Posted 5/15/19 (Wed)
By Neal A. Shipman
As Mike Dwyer loaded his seeder with durum seed last week as he prepared to plant a field southwest of Arnegard, he like all McKenzie County farmers was anxious to get this year’s crop into the ground.
Across the county spring seeding is getting off to a slightly slower start than normal because of cold temperatures and wet conditions. Dwyer says that while the moisture has been welcome, he is most concerned with making a profit this year because of low commodity prices.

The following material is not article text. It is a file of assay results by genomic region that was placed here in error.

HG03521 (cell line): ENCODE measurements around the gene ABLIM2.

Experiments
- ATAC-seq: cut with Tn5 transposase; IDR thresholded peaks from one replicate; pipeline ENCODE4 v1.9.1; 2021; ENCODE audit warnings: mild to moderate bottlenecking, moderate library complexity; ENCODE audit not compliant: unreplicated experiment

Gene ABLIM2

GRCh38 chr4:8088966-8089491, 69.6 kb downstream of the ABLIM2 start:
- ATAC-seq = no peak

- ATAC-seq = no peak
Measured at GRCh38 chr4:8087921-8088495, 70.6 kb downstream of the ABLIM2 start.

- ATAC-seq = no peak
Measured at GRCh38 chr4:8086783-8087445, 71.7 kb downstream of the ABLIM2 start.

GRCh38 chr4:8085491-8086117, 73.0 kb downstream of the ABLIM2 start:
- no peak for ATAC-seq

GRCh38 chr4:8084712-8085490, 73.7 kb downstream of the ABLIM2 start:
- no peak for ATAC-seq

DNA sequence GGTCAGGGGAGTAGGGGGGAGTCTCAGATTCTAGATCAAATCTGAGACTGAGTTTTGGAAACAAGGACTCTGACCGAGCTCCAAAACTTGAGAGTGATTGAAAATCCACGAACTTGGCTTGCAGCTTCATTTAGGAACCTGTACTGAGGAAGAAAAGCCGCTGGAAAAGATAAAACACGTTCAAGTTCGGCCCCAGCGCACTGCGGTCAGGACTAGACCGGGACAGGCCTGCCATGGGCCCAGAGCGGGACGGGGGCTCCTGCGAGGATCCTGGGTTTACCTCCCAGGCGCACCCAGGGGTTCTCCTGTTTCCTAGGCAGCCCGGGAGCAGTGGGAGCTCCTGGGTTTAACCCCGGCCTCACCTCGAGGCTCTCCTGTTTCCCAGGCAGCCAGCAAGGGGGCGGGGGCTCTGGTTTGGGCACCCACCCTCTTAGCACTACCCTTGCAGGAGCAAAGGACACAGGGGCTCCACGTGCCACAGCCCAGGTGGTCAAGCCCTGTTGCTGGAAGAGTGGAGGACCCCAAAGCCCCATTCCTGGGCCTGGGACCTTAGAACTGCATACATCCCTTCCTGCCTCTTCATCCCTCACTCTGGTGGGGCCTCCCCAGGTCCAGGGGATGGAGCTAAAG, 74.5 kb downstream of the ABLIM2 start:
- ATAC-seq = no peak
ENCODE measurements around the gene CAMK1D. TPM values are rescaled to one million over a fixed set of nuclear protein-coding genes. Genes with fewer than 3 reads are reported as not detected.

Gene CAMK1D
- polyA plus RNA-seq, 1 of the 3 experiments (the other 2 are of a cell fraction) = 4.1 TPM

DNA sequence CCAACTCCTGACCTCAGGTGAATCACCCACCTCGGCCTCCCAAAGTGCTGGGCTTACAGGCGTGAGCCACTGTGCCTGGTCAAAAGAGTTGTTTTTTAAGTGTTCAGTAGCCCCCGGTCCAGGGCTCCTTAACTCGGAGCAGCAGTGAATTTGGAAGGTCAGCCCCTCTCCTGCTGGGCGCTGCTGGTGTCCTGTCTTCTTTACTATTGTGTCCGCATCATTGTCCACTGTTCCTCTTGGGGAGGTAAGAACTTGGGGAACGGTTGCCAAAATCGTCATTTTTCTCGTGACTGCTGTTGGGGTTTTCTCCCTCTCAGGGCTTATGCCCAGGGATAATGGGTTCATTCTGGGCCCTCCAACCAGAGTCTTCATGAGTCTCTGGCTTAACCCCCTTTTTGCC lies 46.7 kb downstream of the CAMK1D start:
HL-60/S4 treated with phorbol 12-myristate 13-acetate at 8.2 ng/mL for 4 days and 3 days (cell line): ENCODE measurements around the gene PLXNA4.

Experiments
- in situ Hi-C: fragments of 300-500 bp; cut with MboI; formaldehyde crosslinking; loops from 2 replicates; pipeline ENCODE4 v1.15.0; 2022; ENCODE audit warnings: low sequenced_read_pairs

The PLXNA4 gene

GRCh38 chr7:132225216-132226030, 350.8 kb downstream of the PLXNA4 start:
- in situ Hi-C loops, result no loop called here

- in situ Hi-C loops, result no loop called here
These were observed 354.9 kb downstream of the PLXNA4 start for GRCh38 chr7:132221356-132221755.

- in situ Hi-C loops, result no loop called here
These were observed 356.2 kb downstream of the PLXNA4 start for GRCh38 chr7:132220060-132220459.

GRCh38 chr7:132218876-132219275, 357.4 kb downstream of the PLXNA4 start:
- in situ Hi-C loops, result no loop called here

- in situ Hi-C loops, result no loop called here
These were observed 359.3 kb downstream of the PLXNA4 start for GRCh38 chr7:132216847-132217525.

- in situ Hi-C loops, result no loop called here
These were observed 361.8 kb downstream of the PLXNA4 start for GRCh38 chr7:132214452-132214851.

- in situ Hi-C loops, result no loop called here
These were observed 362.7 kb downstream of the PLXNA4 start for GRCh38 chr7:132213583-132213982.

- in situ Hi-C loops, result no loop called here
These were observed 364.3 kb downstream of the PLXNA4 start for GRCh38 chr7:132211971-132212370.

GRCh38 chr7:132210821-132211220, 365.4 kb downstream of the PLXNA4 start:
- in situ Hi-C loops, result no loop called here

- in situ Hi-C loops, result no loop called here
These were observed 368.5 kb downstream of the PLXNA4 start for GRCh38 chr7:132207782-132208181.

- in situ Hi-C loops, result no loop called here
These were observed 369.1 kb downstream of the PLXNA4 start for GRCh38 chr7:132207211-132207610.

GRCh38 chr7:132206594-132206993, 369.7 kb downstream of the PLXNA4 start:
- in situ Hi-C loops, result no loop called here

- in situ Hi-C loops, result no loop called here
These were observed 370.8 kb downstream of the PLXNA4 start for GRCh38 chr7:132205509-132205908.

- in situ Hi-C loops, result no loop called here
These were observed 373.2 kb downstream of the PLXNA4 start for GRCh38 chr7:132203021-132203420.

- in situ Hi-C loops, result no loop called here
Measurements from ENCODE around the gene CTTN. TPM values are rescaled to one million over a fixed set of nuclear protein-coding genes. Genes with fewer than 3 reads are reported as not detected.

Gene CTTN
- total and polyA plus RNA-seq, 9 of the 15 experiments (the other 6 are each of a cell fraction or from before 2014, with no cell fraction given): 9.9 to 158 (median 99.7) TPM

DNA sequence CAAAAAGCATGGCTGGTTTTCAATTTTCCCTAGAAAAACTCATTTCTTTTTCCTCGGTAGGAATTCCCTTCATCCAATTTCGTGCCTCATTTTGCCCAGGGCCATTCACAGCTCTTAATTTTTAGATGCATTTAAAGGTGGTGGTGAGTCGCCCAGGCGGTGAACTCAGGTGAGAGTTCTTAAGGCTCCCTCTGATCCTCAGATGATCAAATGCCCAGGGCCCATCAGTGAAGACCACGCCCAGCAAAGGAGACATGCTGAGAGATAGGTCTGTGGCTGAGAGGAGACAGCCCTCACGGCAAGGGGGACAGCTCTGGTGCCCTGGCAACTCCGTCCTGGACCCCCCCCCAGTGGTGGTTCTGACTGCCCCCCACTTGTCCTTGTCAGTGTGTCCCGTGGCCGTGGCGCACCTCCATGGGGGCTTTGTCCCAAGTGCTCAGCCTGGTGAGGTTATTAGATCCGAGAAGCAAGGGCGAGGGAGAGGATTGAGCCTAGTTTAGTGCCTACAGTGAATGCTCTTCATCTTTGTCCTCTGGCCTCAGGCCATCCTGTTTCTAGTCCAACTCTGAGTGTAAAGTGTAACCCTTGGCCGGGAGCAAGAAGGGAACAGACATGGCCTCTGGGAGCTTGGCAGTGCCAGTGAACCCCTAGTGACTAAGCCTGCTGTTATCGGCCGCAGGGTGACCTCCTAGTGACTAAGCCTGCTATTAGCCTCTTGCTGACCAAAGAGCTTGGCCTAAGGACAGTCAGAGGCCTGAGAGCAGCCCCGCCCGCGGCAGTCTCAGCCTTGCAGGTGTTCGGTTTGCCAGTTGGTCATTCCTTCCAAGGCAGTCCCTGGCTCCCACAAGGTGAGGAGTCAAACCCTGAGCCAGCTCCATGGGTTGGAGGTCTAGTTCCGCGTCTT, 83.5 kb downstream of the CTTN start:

“We’re seeing good soil moisture this spring,” stated Dwyer, who is planting a variety of crops this year hoping that one of them will show a profit.
According to Dwyer, he and his sons will be planting 300 acres of lentils, 120 acres of peas, 300 acres of soybeans, 500 acres of barley, 700 acres of durum, while the rest of their fields will be planted into wheat.
“Not a single one of those crops will make money this year,” said Dwyer.
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